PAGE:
Dr Peter Lawrence, the newly appointed CIO at the Department of Defence, admits he has “one of the larger and more complex CIO roles in Australia at the moment.”
But it’s a role he should relish given he has plenty of experience managing IT operations at large enterprises such as the ANZ Bank, Origin Energy and Royal Dutch Shell.
What is different, however, is the requirement for Lawrence and a 2000-person IT team at Defence – the largest he has worked with – to be reactive and flexible enough to support the operational needs of the Australian Defence Force wherever and whenever it decides to deploy forces.
“Because it [Defence] is in Australia’s national interests, it brings a slightly different business focus to it,” he says.
“We have to make sure things work and they work first time – [such as] satellite communications and other things that we need to do in those operational theatres – because the forces are operating in those areas rely on those things to do what they have to do. It gives you a sharp need to be able to get it right... it’s not optional.”
Perhaps one of Dr Lawrence’s biggest challenges will be the need to solve Defence’s information management issues that result from massive amounts of data that is generated by multiple systems used on the battlefield.
According to Dr Lawrence, several Defence projects are helping to address this problem. Firstly, Defence’s Terrestrial Communications initiative is providing a more modern, scalable domestic voice and data network, supporting 100,000 users at more than 330 sites in Australia and enabling Defence to run 10Gbps links into its largest bases.
The current phase 3 of this project – announced last November – enables users to connect to Defence networks at any time, including wirelessly and provide desktop-to-desktop video conferencing on the Defence Restricted Network and the Defence Secret Network.
“We are [rolling out] and the centralised processing tenders in the market, which follows the data centre migrations, is all about delivering more [compute and storage] capacity for us in a more centralised way.”
In November, Defence shifted its large systems running 125 core applications from a data centre in Canberra to a new primary data centre in Sydney, as part of its data refresh project, which will be completed this month.
Overall, Defence is reducing its number of computer rooms from 280 to 10, which along with the next-generation desktop project will save the department around $400 million.
“[This] moves us into more of a private cloud, virtualized environment, [which provides] more flexibility and the ability to scale [capacity] up faster than we do today,” says Dr Lawrence.
“Within the broader single information environment, standardising that and some of the products and layers that sit on top of it will allow us to manage things more simply."
“So we can scale out our document repository system objective, which will allow us to handle the data volumes. A slightly longer-term challenge for Defence is how [we] use information in a better way,” he says.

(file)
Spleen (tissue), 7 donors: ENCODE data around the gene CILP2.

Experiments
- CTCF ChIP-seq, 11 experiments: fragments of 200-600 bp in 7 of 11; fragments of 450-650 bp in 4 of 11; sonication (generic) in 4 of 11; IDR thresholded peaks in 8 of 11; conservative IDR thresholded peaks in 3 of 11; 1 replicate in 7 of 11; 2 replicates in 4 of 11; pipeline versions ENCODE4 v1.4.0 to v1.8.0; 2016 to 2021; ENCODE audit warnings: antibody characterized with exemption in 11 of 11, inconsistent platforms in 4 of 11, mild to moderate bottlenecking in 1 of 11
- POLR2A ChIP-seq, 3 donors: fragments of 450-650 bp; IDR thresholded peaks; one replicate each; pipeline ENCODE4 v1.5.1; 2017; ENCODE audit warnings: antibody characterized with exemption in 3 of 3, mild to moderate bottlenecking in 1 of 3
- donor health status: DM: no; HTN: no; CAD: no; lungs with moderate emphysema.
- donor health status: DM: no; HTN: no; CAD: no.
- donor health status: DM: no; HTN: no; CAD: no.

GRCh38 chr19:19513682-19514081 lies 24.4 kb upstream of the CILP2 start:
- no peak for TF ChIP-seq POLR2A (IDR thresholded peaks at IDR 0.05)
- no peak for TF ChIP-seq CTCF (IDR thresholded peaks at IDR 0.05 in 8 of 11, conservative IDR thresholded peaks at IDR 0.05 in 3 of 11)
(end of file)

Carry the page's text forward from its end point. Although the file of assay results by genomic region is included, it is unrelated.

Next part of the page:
Defence recently embarked on a software refresh project, to replace thousands of legacy applications with new database and middleware products to reduce duplication of applications and effort required to manage them.
“We took a PeopleSoft system and to a large extent, we customised it beyond belief,” says Dr Lawrence.
“The project we are on at the moment is all about bringing a number of [PeopleSoft HR] systems onto one off-the-shelf version of PeopleSoft with minimal, if any customisation.
“That will allow us to consolidate the number of Oracle databases we have around the place in the PeopleSoft space, let alone other opportunities that come along after that.”
Mobile technology on the battlefield
Although Defence has completed a successful pilot to equip soldiers with smartphones, this initiative was “very much in the predictive stage” and there are no plans to deploy these devices on the battlefield, says Dr Lawrence.
“The whole issue of smartphones in Defence is one of those where there is certainly growing demand but we haven’t resolved how we are going to do it yet.
"While our push is to provide more mobile capability both to the serving part of Defence and to the rest of Defence – we have some ways of doing that now – if you look over the next few years, that demand will increase and it’s one of those problems we are going to have to solve.
“As with most organisations, we have done really small-scale pilots, but it’s by no mean anything you would comprehensively call a BYOD [bring-your-own-device] policy – it’s not at that stage.
“We know we can do certain things, meet some of our security requirements for some of the devices, but in no way does it need to be large-scale yet. Just by the nature of some of what [information] that we’d be transmitting, we’ve got to be sure that it’s very secure and can’t be intercepted.”
In part two of this interview, to be published Tuesday, Dr Lawrence outlines his views on the how the modern CIO’s role is changing and the effect of trends such as social media. Follow Byron Connolly on Twitter: @ByronConnolly Follow CIO Australia on Twitter and Like us on Facebook… Twitter: @CIO_Australia, Facebook: CIO Australia, or take part in the CIO conversation on LinkedIn: CIO Australia
Join the CIO Australia group on LinkedIn. The group is open to CIOs, IT Directors, COOs, CTOs and senior IT managers.